It wasn't purposefully borrowed to tell you the truth...

My Dad forgot it last time he, and my Mum, came to visit.

We - me, DH and four little frogs - live in a rather small three bed victorian mid terrace cottage, so it can be a bit difficult to put up visitors. We do have a sofa bed but my Dad is 81 and his age requires some consideration. Fortunately Recipe Junkie kindly offered, on the occasion I was referring to, an accomodation more appropriate to a 'Maitre'. My Dad is an artist and it's a recurrent joke in the family that everybody, even his closest and dearest, should call him Maitre.

Well... he is actually masterful in his art and I greatly admire him.

He trained as a draughtsman and started working for the French Royal Mail, the PTT, where he was very bored and, told us, filled the time by sticking banners on flies' arses (sic). He got so bored that eventually he made himself a portfolio and went from publisher to publisher, looking for some work as an illustrator. He found work with the Librairies Maloine to illustrate medical books. He attended surgery in theatre (he who has a phobia of needles!) and became a specialist in anatomy, even correcting anatomic mistakes from the authors' sketches. He illustrated many reference works which are still highly regarded now.
A review of one of the last books he illustrated even described him as one of the foremost medical artists in the world.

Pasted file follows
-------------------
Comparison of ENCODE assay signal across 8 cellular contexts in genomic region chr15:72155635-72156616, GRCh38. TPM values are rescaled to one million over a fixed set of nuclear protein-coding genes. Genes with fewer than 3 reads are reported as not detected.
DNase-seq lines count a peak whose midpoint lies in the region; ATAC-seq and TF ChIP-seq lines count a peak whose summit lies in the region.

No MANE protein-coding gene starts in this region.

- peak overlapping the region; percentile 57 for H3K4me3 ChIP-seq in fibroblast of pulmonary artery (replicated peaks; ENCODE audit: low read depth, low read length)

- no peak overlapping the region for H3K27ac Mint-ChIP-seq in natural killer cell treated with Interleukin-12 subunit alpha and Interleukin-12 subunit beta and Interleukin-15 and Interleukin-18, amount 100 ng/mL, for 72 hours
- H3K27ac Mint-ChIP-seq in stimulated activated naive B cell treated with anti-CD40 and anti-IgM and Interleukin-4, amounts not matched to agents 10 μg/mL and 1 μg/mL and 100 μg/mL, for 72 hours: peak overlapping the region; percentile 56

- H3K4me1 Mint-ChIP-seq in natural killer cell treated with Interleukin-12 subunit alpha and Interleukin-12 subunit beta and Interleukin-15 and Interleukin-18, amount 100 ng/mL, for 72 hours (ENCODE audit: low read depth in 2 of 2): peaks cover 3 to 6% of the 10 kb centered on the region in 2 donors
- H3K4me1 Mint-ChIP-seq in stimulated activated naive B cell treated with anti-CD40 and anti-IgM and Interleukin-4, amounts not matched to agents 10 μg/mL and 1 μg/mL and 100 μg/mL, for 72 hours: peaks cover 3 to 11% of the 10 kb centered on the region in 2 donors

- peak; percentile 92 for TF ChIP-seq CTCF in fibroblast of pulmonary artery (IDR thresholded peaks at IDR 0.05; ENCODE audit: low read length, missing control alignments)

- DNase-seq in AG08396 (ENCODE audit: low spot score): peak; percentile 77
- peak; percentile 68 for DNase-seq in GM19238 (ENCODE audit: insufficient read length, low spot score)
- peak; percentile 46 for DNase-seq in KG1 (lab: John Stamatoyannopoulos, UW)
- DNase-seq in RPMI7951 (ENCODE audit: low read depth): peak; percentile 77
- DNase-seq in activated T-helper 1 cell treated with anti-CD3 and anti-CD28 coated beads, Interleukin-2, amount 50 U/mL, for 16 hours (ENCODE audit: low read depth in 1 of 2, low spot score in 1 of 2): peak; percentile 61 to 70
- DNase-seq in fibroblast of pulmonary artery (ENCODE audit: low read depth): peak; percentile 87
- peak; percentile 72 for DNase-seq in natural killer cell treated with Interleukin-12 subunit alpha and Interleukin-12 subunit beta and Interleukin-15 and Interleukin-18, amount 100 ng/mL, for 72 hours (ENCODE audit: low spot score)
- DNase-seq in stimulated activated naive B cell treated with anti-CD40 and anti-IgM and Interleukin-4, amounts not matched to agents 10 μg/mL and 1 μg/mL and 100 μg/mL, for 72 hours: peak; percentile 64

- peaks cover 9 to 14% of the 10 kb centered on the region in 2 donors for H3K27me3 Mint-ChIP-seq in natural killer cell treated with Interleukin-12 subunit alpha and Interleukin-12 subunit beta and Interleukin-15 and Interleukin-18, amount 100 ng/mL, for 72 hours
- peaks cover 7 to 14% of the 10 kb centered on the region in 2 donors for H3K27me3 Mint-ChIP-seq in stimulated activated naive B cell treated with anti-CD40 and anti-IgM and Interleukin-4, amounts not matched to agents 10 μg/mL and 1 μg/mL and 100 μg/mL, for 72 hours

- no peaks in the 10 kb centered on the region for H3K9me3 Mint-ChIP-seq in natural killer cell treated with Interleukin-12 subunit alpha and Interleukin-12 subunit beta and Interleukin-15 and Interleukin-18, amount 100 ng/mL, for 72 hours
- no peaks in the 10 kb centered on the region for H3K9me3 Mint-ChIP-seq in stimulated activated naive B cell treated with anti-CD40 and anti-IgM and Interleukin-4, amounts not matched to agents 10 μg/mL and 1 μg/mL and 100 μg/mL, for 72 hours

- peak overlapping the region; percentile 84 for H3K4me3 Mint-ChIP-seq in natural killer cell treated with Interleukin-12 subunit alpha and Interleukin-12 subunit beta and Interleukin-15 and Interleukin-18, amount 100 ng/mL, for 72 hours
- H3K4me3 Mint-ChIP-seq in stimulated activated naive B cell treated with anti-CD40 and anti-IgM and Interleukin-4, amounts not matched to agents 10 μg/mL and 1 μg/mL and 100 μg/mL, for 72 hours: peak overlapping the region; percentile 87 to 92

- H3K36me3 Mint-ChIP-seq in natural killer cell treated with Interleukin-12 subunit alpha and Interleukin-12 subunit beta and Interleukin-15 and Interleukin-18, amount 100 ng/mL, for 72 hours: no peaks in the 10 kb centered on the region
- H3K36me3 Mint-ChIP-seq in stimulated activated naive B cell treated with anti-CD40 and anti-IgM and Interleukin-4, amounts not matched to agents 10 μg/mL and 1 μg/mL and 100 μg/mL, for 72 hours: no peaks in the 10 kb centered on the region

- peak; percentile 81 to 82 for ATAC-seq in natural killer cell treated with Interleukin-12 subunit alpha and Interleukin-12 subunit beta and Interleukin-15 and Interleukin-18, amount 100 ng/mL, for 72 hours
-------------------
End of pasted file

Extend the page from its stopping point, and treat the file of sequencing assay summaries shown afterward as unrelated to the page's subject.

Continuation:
This is known to my children and has been chosen by #1 to illustrate the olympic value of 'excellence' in her homework! (which made my Dad prouder than the review itself)

Computerisation has unfortunately been the death of hand drawn illustrations, which of course are much more expensive for the authors and publishers. For a number of years now my Dad has been working as an independant artist : oil and watercolour but particularly line drawing in ink.

So, that's a glimpse of him as Bernard Tardieu, the artist. As for Papa... The shaving brush left behind is quite typical of him. He always forgets something here (him or my Mum). He is a bit of a hyponcondriac although he is in extraordinary good health for someone his age, in spite of having suffered a heart attack about 13 years ago and subsequently a triple coronary bypass.

He speaks his thoughts as they come through his head, which can lead to hurting sensitivities but he has a heart of gold and would never hurt intentionally.

He has absolutely no shame and is therefore very good at haggling.

He is witty and mischievous especially if he gets bored (re PTT's flies). A long time ago I was manning one of his exhibitions with him when a lady asked if he used a quill from a real feather to do his drawings (ink or line drawing is called litterally drawing with a quill in French). My Dad then launched into a lengthy explanation about not only using real feathers but not any real feathers, some from the bottom of a goose... I had to leave the room to let out the laughter that threatened to choke me.

His scattiness doesn't limit itself at forgetting things. Maybe it's because he lives on his personal artistic cloud. Once in visit here (when we had only #1) he was sent to put some rubbish in the recycling bin outside, which was at the back of our garden where we had a large driveway and a garage in a row of four. He managed to miss our bin and put the rubbish in the neighbours' compost bin at the back and top of their garden. We were all (my Mum, DH and me) horrified when we realised. Being him he didn't think twice and went stealthily (and shamelessly of course) to remove the offending items from the compost bin.

I love him very, very dearly.

Wednesday, 4 July 2012